Newteevee has recently reported that Google will possibly open-source the VP8 video codec next month. VP8 was developed by On2, the company which Google acquired in February.
This news comes at times when there is an ongoing battle among the H.264 and the Ogg Theora video codecs to gain control of the Open Web’s video format. However, Google will introduce VP8 as a new and prospective candidate even though it had announced the H.264 video codec for YouTube earlier.
With On2 VP8, we set out to increase compression performance over On2 VP7 and leading H.264 implementations by 20% while reducing playback complexity by 40%.
The move comes as online video publishers are gravitating toward standards-based HTML5 video delivery, bolstered in part by the release of the iPad. However, that acceptance has been slowed by the fact that the industry has yet to agree on a single codec for video playback, with some companies throwing support behind Ogg Theora and others hailing H.264 as the future of web video.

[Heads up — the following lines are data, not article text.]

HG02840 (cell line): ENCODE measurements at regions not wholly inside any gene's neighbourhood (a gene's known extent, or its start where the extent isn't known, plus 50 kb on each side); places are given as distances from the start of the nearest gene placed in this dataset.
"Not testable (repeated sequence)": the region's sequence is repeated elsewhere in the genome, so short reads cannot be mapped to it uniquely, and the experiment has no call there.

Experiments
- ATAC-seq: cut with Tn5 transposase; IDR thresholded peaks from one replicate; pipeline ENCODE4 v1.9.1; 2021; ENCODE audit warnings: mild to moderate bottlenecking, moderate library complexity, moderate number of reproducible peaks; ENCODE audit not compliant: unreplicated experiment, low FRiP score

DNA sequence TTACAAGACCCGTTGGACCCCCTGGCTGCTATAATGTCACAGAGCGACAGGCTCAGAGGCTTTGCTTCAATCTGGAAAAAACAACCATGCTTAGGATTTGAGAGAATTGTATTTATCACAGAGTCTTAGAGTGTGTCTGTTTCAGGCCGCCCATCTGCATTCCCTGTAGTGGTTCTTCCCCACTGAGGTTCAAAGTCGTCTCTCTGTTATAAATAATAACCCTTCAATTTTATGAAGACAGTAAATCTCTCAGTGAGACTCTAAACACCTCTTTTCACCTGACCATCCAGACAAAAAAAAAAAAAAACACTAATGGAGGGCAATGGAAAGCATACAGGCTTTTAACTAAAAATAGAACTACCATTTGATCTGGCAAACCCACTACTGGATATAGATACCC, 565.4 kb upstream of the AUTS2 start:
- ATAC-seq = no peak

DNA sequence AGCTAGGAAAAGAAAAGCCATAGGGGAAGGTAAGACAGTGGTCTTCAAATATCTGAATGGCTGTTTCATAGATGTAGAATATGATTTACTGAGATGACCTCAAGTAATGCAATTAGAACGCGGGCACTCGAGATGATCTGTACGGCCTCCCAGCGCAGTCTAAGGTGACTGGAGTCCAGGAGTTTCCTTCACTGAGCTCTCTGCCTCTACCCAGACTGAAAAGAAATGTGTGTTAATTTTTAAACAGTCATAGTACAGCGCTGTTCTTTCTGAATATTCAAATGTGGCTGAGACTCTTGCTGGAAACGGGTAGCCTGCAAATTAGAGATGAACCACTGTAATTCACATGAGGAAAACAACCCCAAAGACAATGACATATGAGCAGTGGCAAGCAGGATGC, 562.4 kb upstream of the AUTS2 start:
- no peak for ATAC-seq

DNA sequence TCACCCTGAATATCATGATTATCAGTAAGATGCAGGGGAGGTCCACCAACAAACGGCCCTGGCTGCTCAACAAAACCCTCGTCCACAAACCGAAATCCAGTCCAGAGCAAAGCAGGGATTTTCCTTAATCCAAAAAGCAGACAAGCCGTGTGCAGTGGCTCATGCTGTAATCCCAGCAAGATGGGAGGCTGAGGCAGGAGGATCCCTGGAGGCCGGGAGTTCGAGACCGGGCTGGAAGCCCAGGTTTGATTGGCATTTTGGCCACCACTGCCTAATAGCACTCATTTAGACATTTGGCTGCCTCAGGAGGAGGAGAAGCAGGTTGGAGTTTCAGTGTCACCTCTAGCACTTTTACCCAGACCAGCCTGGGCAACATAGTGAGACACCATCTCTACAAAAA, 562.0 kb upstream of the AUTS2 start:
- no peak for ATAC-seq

This move totally dampens the battle between H.264 and Theora, the currently leading web video codecs. Experts believe that H.264 provides a better video quality and playback as compared to Theora. Though, Theora has got quite a following owing to its open-source nature and absence of licensing issues.
Currently, H.264 is supported on Internet Explorer 9 and Safari whereas Opera and Firefox support Theora. Google Chrome supports both these video formats. If things go as per this plan, Google Chrome and Firefox will be the first ones to see support for VP8.